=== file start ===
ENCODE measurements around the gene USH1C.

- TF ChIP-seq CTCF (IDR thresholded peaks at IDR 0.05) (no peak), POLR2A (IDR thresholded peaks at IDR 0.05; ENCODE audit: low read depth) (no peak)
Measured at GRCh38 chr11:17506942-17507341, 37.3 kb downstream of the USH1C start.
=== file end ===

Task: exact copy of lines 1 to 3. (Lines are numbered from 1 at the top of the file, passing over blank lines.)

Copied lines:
ENCODE measurements around the gene USH1C.

- TF ChIP-seq CTCF (IDR thresholded peaks at IDR 0.05) (no peak), POLR2A (IDR thresholded peaks at IDR 0.05; ENCODE audit: low read depth) (no peak)
Measured at GRCh38 chr11:17506942-17507341, 37.3 kb downstream of the USH1C start.